All right, time for some rambling. The time is rapidly approaching midnight, and if I am to stick to my schedule I need something to go up, and I have no good ideas popping up.
The thing is, I do have a few ideas. I have a list of draft posts which consist mainly of a title and maybe a few words describing the core of the idea, but these are ideas I think are pretty good, and they require a certain amount of time and effort to do right. Lately, I have not found much of that time. My writing, as a result suffers, as I try to squeeze out something passable despite lack of inspiration and time to polish.
Now, forcing yourself to write regardless of quality has some merit. That’s part of the reason why I made this schedule in the first place. It’s also the core idea behind NaNoWriMo; quantity can in some cases be better than quality. If you don’t write some crap first, you won’t get to the good part later. I read a book on writing once that said the first million words you write are practice, and don’t count. Even if you publish books and win awards, put them away, and keep practising. I don’t recall who wrote that book, but presumably he’d written a fair bit himself, and the message seems sound. You have to write through the crap and the duds to get good enough to write the real things.
I’ve tried my hand at NaNoWriMo a couple of times. Once, I even made the target, 50 000 words written in November. The other time I petered out after 14 000, as I found myself without time – there’s that word again – to devote to the project. November just isn’t a very good month for that sort of undertaking, I think.
In neither project did I have a clear idea of what I wanted to write. I had some characters in mind, and a couple of settings that I still think are pretty neat, but no clue whatsoever on plot. Both of the texts ended up being mostly a series of events without much conflict attached – a very long introduction, essentially. The first go, the one where I actually finished, was a story about a young ghost. The idea was that ghosts and goblins and all manner of mythological creatures were actually related beings made of some dark energy, and they had set up a society of their own on the other side of reflections – not mirrors, mind you, reflections. The story was basically this young ghost, having been born in the real world, travelling there and settling in … and that’s that, the end. 50 000 words of exposition. Like I said, no good ideas for plot materialised. I might go back to it at some point, though, I think there’s something good to extract from it.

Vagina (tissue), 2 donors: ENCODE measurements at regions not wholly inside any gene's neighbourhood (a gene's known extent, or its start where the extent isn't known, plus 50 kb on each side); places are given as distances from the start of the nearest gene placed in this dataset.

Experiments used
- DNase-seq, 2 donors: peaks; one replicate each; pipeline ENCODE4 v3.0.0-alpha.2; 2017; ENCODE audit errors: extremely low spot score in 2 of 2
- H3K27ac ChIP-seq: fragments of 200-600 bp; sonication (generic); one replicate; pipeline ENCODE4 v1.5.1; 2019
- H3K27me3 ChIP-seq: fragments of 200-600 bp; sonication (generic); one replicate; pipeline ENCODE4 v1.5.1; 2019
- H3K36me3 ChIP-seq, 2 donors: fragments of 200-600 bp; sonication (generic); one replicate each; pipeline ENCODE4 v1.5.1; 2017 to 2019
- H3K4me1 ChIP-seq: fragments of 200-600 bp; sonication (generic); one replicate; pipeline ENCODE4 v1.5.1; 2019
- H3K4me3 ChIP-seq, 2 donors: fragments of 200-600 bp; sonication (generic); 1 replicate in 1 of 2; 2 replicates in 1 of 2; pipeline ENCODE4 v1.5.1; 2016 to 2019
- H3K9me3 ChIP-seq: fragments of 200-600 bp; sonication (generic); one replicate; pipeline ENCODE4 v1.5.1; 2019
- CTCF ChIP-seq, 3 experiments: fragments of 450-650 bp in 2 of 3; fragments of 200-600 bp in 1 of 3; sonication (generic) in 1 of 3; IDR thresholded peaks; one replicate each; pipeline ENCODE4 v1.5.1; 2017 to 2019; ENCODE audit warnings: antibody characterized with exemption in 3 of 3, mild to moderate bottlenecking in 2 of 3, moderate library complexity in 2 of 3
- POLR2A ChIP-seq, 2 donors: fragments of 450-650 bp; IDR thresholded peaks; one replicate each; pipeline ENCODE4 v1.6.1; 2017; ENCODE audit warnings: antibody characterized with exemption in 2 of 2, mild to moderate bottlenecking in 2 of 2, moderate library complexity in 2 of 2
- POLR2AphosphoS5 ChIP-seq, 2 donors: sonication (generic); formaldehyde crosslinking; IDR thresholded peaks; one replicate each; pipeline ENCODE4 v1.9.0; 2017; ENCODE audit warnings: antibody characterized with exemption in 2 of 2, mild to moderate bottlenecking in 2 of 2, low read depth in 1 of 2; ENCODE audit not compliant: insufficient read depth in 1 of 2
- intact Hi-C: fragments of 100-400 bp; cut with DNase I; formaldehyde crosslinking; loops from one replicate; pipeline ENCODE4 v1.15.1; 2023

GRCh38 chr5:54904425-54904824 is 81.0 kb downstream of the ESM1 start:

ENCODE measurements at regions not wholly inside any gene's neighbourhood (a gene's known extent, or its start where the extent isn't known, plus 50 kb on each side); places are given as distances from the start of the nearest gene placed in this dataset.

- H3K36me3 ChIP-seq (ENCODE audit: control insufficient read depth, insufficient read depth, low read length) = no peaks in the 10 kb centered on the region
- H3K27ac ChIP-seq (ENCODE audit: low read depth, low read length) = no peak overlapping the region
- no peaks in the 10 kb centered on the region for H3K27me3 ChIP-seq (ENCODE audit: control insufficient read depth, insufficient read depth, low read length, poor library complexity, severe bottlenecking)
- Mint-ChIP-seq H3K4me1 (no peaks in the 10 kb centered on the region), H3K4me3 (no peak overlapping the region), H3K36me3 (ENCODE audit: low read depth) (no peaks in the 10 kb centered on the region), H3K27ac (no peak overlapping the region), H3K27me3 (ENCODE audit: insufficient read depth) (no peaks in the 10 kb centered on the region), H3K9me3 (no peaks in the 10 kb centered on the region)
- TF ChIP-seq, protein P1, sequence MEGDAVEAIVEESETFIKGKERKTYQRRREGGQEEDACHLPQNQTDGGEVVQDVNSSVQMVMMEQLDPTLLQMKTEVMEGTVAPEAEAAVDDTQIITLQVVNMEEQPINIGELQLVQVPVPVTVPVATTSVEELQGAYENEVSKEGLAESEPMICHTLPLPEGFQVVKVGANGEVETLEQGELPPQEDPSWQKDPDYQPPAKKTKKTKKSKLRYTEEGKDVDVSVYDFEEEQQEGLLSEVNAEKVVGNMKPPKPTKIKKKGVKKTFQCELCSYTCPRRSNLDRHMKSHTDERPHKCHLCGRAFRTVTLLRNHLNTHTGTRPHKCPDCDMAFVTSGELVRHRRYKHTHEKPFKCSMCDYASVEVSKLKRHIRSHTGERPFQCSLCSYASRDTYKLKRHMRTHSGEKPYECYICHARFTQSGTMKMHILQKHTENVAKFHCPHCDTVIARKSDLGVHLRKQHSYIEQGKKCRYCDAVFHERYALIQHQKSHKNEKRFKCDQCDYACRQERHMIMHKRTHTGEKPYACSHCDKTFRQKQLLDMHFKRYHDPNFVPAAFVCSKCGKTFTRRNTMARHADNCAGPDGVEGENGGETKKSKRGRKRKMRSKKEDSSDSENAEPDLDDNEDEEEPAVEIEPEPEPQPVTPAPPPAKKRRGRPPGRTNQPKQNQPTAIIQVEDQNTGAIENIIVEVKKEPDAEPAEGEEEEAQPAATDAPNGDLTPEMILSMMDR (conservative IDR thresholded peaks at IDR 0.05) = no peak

The other attempt was much less developed, but also a concept I’m more excited about and which I absolutely intend to return to. It was a fantasy about a group belonging to a monastic religion focused on fire worship establishing a small foothold in a Victorianesque industrial city on the far side of the world. Picture a Buddhist missionary monastery opening in 1850s London. Except they can control fire. Anyway, I didn’t really get far enough for much plot in that one either, but I’m real invested in the world building there.
Right, that’s stream of conciousness for you. Started with whining about blogging, ended up talking about writing fiction. The point of it all was the idea of forcing production, as I’ve done for this very post here. Actually, I think it ended up not being half bad. Made me want to star up the fiction writing again, too, though I doubt I’ll find the time before the holiday. Still, not bad, twenty minutes before the deadline.